Electronic & Electrical Engineering, Sheffield University, 1974/75 Student Intake
The following ‘rogues galleries‘ were displayed outside the office of the Department of Electronic & Electrical Engineering, Sheffield University, on the first floor of the Sir Frederick Mappin (1) Building on Mappin Street, Sheffield, UK. The building houses the Sheffield University engineering departments. The displays boards were fairly iconic, as Electronic & Electrical Engineering students would walk past these displays on their way to lectures. Although the Sir Frederick Mappin Building remains remarkably unchanged since it was opened in 1904, in part due to it being a grade II-listed building, there have been some significant changes to the overall site such as the closure of the nearby St Georges church in 1981 and its conversion into lecture a theater and student accommodation by Sheffield University (1994) plus, the more major £10 million revamp of the university’s engineering faculty, the so-called Heartspace development, which connects the Mappin Building (circa 1904) with the Central Wing (circa 1855). These works involve creating a four-storey glass atrium, which houses new laboratories, offices and a café, as well as providing a ‘collaboration space’ for students and staff from different departments. A new entrance leads from Portobello Street, a name that will conjures up images of an old portacabin cafe on Portobello Street, which will have left a lasting impression in graduates old enough to remember it!
In the following ‘rouges galleries‘, if you are interested in seeing higher definition versions (but much larger file sizes), click on the photographs.
The 1974 Entry to the Electronic & Electrical Engineering B.Eng Degree Scheme (below)
Finally, if you are interested in making connections with past colleagues, check out the Sheffield University Engineering Linked-in network or, of course, drop me an email.
(1) Sir Frederick Mappin (1821–1910), was a prominent Sheffield industrialist owning a cutlery company and steelworks who became one of the founding fathers of Sheffield University.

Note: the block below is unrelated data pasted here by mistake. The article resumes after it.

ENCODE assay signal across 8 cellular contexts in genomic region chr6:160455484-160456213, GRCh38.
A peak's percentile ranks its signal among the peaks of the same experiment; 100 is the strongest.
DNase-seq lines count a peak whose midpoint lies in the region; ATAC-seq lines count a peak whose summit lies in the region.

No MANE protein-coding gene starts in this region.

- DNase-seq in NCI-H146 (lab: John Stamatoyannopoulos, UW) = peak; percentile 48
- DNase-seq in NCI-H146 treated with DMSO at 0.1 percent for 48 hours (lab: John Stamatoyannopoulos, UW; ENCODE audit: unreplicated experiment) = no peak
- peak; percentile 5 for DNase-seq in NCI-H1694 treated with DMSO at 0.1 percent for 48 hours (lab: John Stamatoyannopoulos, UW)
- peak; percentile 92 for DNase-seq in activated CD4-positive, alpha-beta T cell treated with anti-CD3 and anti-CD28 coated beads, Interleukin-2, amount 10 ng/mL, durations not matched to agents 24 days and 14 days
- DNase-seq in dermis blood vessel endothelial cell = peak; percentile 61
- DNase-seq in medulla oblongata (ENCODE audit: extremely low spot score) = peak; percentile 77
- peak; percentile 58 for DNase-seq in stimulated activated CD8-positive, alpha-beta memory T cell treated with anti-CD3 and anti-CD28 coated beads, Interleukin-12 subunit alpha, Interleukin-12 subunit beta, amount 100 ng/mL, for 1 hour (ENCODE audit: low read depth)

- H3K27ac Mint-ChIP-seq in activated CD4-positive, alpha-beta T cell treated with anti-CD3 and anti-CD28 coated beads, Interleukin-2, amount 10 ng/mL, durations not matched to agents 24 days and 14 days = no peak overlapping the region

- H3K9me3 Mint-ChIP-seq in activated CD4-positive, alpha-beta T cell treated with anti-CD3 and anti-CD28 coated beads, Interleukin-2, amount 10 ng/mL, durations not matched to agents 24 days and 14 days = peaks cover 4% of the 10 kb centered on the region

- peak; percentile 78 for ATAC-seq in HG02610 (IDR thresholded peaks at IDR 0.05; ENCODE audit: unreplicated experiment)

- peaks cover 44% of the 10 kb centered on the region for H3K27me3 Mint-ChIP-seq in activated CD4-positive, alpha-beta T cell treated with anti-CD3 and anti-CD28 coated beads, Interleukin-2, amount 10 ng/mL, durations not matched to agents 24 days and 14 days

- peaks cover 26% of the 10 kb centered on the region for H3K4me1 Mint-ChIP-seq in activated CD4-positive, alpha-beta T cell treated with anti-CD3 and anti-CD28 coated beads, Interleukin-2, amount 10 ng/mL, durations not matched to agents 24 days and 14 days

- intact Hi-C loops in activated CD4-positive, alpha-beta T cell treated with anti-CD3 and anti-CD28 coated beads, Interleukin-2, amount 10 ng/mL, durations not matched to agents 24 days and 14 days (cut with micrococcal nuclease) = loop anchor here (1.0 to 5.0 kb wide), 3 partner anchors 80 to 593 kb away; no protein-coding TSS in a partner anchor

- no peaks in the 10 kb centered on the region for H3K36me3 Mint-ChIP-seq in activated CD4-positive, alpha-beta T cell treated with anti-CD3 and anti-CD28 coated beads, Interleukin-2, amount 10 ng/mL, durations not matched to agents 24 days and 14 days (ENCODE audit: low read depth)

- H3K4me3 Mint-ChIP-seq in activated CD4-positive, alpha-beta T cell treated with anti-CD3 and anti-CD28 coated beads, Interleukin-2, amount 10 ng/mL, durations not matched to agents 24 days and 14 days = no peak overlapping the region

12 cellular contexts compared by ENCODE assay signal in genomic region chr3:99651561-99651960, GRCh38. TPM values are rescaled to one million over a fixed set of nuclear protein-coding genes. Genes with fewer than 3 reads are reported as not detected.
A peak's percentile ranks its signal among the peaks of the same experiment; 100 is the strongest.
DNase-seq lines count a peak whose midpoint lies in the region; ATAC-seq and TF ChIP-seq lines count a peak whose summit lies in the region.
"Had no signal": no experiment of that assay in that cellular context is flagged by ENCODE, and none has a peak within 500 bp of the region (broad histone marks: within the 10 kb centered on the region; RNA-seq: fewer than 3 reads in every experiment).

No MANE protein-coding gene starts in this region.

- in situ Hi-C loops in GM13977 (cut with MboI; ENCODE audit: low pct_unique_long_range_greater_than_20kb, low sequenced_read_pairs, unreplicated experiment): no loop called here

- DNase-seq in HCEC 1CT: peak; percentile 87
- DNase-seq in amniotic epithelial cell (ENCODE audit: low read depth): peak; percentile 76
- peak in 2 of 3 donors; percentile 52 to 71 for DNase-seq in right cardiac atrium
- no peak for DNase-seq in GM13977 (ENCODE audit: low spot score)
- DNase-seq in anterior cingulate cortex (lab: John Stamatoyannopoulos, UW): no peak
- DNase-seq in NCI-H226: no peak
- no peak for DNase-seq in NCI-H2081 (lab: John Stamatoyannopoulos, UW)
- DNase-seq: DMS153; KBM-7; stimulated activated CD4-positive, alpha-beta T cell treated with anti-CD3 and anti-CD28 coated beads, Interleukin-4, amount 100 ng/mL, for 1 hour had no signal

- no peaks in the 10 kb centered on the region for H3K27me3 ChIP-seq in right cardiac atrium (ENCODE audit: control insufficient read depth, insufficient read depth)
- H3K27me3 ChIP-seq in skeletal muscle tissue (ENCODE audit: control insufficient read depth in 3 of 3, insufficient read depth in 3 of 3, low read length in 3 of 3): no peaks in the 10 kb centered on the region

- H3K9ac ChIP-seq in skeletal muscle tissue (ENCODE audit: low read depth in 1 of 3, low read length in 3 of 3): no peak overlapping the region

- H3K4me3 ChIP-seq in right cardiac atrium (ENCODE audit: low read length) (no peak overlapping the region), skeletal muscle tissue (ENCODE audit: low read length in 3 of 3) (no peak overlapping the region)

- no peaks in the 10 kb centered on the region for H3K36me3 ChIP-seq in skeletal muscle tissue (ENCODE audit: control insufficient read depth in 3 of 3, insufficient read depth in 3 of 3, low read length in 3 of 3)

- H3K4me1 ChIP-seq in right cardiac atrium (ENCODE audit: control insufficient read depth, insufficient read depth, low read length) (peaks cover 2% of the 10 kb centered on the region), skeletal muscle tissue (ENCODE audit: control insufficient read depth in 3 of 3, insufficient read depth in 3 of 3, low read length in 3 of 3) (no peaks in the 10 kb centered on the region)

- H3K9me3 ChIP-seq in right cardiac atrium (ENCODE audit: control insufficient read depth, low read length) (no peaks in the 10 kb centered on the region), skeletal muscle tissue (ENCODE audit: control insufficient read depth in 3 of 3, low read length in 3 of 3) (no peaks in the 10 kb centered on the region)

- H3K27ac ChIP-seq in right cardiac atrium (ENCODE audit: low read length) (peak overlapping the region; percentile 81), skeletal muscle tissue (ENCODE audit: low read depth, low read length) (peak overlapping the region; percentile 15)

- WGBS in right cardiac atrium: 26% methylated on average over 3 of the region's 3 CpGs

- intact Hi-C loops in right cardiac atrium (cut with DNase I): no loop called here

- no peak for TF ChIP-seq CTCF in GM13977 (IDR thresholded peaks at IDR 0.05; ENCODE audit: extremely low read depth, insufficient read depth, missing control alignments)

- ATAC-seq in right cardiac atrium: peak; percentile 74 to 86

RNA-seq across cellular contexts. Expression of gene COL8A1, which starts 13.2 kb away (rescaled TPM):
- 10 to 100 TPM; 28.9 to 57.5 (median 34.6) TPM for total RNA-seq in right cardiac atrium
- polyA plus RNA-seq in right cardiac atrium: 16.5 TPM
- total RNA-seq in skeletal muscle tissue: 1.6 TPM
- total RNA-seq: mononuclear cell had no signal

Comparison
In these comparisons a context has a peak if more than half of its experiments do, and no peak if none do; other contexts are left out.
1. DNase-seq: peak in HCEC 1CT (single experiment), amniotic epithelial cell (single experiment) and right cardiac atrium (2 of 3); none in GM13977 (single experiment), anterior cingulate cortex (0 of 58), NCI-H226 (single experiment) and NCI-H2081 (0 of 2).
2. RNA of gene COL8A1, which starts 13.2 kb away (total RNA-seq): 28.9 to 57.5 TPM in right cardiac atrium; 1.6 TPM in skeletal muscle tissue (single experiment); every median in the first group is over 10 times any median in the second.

A Personal Note: If you have watched the movie ‘The Adjustment Bureau‘ you will have encountered the concept that our lives are determined by a series of connected events (and decisions). In my life one of the biggest (and most influential) events was going to study Electronics and Electrical Engineering at the University of Sheffield. I found university to be an almost magical place, where the academics possessed a type of ‘magic dust‘, called knowledge that rivaled the power of ‘Harry Potter‘ spells in its ability to empower students and transform the world. It seemed that university was like a treasure trove of glittering ideas and knowledge, handed out freely to all who stretched their hands forward. Of course schools of wizardry and universities are of little value without people and, early on in my life, I realised that people (rather than things) have the power to make the most profound and lasting differences to all our lives. Fundamentally we all need friends and Sheffield University introduced me to some extraordinary people, my fellow students, who shared experiences (academic and social) and many of whom remain life-long and cherished friends, notably (in alphabetical order) Tim Alderton, Trevor Benson, Steve Bowen, Martin Cook, Paul Davenport, Martin Elliott, Keith Fowler, Robert Holland, Steve Meek, Lars Ostlie, Duncan Owen, Keith Prettyjohns, Alex Price, Keith Turner and Maurice Shakeshaft who are but one of many clusters, born in the university, who have remained in contact with each other since those distant days (if you studied with us and are not in this list, get in touch so we can resume contact!). Naturally, as a place of learning, our teachers played a pivotal role. Of the many fine teachers I had, I am especially indebted to Professor Keith Barker, who taught me digital electronics, supervised by final year undergraduate project, got me an EPSRC scholarship to undertake a PhD, opened an opportunity for me to start lecturing (at Sheffield University), organised a visiting position for me in the University of Connecticut and shaped my life to what I since became. Likewise, I recall with gratitude the important role that my co-PhD supervisor, Dr Doug Thomsit, played in that phase of my life. I hold a deep respect for Prof Frank Benson who demonstrated it is possible to be nice person and a successful leader and whom I had the good fortune to have as my internal examiner for my PhD viva. When going through an old box in my attic, I came across a letter, offering me an undergraduate place at Sheffield University, that was signed by Professor Ian Freestone who not only touched my life at that important moment but, as part of the unplanned twists and turns of life, was someone I went on to write an academic paper with (together with a student called Nick Russel) during my year as a temporary lecturer at Sheffield. First impressions are so important and the first member of staff I met was Dr Terry Birch, who was my undergraduate tutor and someone who steered me and my fellow students through the turbulent waters of entering higher education. My account of my university life would not be complete without mentioning the extraordinary Dr Gywn Rowley, a geographer at Sheffield University, a truly adventurous and ‘larger than life’ academic, who instigated the Ferranti Market Research Terminal Project (Questronic) project, pressing University of Sheffield to become more interdisciplinary and entrepreneurial (a frustrating experience since he was ahead of his time) proving himself to be a role model for me, and a dear life-long friend. Where would we all be without without the helping hand of others? The people mentioned on these pages transformed my life for the better, something I am eternally grateful to them for.